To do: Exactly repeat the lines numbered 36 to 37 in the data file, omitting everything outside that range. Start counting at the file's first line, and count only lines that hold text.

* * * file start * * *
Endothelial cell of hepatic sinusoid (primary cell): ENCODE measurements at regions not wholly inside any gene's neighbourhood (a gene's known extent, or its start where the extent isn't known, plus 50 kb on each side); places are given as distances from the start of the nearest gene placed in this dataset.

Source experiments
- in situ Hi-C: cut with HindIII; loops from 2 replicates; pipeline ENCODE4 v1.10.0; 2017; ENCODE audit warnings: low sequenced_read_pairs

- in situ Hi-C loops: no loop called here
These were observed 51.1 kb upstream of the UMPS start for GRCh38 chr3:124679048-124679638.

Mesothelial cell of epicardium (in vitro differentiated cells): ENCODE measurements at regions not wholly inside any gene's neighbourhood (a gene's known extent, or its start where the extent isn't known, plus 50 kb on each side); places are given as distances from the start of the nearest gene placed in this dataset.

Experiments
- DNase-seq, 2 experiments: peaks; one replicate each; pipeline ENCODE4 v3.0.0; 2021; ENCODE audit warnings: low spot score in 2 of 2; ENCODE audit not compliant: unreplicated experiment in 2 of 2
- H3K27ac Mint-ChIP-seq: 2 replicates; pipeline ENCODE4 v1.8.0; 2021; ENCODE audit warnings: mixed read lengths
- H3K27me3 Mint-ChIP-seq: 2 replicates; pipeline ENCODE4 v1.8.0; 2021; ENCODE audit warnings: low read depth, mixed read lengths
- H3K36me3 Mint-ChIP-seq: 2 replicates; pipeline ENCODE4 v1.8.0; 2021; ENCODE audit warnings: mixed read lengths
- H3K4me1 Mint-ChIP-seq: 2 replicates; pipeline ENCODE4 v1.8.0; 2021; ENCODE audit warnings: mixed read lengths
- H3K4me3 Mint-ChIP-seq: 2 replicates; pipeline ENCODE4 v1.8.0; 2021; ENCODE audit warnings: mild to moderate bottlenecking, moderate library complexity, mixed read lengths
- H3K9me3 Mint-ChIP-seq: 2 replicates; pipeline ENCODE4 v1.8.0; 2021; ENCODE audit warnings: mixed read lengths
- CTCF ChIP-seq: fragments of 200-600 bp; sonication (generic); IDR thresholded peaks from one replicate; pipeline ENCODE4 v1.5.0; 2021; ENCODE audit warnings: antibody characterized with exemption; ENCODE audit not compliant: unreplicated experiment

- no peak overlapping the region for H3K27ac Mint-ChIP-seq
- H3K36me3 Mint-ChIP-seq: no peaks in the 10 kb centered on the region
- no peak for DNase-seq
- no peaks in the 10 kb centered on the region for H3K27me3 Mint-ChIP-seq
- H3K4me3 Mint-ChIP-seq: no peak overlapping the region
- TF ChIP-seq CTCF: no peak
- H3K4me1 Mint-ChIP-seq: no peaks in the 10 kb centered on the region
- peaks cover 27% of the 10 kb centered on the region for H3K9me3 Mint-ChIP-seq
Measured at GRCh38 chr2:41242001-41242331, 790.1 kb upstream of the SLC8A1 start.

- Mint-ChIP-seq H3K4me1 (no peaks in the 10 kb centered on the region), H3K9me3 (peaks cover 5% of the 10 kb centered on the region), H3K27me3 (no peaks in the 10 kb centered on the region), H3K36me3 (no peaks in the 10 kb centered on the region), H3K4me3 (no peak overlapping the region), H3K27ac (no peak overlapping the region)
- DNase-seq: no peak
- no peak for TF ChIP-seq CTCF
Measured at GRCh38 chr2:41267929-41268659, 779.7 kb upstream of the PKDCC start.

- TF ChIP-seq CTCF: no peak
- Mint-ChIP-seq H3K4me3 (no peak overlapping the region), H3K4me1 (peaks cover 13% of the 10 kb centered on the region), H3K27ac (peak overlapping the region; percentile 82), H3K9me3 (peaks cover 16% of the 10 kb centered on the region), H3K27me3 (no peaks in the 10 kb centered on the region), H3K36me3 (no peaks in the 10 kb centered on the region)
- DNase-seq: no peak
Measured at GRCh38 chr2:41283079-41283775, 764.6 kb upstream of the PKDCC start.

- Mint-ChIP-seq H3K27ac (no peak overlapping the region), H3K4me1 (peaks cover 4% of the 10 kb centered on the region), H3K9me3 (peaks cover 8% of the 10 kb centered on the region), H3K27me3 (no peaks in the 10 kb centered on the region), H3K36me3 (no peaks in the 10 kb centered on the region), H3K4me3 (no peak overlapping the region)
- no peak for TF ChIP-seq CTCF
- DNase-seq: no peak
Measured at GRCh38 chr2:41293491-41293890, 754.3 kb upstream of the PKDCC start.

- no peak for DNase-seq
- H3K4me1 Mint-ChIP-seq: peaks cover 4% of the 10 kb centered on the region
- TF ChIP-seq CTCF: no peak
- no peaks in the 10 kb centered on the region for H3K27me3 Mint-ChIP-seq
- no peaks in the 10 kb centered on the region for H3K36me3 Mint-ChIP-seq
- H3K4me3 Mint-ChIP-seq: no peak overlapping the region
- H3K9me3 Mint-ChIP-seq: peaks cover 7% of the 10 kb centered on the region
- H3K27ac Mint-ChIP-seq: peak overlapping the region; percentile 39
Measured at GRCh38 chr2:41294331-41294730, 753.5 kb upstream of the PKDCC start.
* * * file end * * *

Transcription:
Measured at GRCh38 chr2:41293491-41293890, 754.3 kb upstream of the PKDCC start.

- no peak for DNase-seq